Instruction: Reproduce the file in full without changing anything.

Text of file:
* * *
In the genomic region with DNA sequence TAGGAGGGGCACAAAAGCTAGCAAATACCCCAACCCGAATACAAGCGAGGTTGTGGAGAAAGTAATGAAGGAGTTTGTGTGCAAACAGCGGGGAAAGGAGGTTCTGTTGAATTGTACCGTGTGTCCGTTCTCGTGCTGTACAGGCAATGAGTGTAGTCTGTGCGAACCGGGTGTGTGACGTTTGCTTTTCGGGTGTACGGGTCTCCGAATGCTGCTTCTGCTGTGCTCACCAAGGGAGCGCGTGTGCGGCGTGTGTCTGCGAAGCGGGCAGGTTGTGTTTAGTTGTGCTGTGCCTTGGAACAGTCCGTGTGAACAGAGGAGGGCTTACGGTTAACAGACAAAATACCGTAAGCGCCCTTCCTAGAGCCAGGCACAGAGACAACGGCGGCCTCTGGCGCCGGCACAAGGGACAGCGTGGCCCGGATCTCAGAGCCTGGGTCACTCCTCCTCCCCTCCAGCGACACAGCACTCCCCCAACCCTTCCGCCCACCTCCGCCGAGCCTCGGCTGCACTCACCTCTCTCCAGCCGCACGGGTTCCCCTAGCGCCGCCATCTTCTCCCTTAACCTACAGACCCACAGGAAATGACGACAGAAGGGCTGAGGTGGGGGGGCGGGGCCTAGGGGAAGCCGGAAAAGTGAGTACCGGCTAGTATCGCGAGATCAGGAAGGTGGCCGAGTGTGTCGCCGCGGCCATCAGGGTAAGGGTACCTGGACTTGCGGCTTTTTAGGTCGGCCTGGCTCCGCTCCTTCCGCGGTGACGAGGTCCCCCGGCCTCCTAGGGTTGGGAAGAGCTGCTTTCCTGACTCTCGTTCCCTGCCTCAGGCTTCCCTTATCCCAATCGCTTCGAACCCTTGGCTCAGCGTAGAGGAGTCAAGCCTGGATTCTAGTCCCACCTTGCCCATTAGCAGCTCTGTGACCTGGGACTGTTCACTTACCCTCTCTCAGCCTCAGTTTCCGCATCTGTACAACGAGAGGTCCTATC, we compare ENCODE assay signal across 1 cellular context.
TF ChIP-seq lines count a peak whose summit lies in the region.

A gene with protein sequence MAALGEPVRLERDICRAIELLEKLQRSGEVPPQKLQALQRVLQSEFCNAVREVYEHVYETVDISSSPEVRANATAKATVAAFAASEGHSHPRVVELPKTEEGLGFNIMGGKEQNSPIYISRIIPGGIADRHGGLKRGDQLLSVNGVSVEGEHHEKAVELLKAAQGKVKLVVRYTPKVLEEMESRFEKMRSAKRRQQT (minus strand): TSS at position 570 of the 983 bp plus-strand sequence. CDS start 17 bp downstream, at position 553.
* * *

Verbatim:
In the genomic region with DNA sequence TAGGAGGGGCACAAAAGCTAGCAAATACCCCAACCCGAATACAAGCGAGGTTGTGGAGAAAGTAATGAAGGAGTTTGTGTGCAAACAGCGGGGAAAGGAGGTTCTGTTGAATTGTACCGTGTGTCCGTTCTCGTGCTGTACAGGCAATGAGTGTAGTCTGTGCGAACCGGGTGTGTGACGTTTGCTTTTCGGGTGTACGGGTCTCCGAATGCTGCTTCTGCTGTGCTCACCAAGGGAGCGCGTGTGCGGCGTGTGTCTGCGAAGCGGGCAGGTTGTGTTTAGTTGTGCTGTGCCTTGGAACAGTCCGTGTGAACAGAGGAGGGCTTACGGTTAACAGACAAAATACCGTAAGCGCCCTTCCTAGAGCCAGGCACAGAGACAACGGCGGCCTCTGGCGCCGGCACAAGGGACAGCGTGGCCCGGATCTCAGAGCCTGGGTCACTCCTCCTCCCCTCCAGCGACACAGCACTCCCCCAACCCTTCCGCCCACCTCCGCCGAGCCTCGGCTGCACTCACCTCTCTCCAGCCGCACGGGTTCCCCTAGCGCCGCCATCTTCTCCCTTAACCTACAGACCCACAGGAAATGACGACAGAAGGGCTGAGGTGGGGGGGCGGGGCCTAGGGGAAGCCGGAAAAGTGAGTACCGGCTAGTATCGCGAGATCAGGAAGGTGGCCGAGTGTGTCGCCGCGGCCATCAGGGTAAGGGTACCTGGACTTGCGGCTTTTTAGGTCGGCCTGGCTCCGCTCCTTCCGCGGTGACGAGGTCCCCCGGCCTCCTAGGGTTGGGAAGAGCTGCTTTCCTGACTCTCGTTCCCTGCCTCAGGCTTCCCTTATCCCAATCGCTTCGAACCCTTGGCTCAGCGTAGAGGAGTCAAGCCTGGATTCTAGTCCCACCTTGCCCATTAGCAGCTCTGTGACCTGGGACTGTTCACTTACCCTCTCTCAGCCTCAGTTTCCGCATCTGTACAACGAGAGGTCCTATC, we compare ENCODE assay signal across 1 cellular context.
TF ChIP-seq lines count a peak whose summit lies in the region.

A gene with protein sequence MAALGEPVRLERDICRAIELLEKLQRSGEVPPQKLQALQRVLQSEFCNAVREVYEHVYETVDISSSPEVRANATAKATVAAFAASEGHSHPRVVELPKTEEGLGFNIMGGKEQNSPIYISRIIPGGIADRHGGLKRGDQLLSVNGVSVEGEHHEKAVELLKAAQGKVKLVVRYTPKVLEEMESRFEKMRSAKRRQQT (minus strand): TSS at position 570 of the 983 bp plus-strand sequence. CDS start 17 bp downstream, at position 553.